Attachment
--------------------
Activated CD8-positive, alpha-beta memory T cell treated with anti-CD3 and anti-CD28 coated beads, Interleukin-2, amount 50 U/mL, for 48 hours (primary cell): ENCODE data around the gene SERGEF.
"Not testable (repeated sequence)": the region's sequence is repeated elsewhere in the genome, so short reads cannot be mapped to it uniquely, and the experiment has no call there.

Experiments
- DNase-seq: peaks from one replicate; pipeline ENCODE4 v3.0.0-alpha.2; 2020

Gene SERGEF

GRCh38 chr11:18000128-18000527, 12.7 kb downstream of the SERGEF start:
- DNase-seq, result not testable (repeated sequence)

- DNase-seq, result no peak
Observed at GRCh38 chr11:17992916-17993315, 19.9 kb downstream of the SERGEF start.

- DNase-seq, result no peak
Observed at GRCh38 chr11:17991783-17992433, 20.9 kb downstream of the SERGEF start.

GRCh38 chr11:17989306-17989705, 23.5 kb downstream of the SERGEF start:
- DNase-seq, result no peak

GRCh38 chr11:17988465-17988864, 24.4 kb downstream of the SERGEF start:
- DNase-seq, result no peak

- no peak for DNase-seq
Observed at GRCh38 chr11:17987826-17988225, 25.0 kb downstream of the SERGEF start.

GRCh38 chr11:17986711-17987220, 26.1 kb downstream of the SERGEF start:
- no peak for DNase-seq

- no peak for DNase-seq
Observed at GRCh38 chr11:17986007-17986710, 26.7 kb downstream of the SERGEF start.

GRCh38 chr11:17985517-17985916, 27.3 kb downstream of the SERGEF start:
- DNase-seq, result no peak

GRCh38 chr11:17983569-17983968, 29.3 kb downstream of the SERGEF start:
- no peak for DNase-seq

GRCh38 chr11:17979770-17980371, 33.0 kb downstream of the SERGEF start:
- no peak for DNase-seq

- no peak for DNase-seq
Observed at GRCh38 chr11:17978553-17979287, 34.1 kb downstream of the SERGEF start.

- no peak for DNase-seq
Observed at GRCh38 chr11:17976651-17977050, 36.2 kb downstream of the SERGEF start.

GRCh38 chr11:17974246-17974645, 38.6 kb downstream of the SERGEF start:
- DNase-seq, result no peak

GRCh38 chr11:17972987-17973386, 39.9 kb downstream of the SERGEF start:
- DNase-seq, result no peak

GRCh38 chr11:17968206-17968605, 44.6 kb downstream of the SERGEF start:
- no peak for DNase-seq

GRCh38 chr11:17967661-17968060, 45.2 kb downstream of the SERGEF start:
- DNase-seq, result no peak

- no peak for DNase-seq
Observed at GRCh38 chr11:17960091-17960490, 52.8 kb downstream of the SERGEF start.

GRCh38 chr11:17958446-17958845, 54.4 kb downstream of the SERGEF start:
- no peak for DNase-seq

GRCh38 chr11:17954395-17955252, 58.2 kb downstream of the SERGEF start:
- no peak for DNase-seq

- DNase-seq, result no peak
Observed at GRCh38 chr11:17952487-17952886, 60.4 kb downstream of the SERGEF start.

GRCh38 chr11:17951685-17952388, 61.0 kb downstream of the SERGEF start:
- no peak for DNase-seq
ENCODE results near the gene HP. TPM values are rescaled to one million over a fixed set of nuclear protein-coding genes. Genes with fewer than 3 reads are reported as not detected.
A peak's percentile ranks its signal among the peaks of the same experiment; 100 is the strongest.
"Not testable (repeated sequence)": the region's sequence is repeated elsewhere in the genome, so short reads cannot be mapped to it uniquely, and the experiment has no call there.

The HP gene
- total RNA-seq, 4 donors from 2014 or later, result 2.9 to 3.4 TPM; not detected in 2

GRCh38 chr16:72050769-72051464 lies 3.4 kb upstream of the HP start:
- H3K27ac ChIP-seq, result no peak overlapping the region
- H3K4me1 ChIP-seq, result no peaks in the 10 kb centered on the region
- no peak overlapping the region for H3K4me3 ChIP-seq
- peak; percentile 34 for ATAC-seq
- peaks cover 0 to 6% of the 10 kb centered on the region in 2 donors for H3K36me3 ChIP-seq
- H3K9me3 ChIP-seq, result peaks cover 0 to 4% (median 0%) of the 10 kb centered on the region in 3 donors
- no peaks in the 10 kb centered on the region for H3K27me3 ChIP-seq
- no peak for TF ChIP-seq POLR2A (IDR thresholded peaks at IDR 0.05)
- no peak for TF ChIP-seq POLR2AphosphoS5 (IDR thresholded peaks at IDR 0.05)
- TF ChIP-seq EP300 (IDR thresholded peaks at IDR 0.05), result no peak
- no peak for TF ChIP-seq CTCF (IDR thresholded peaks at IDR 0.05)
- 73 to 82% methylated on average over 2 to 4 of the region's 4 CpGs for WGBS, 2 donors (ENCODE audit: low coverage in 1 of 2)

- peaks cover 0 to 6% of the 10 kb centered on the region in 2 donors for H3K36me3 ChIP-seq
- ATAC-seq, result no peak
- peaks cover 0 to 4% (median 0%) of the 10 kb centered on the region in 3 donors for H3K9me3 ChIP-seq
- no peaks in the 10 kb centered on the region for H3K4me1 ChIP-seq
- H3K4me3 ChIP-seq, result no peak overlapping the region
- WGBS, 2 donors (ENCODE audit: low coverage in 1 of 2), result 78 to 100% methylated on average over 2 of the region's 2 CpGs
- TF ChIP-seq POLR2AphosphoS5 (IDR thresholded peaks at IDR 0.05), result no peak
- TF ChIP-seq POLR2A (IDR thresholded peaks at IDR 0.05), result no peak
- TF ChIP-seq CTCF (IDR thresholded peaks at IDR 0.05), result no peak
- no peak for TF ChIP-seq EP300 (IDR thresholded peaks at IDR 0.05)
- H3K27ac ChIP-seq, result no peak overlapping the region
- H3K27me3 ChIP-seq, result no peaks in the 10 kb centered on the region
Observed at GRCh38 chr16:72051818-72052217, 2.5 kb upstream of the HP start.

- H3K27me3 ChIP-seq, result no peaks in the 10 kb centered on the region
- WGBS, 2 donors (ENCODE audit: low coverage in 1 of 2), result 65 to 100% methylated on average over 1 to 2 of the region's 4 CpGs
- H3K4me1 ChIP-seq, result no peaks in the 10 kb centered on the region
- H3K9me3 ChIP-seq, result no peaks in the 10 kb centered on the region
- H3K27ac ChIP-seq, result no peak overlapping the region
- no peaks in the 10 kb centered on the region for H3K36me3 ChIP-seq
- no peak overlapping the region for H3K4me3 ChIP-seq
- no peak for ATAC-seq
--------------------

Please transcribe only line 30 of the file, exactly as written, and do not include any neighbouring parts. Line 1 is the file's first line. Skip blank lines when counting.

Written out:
- no peak for DNase-seq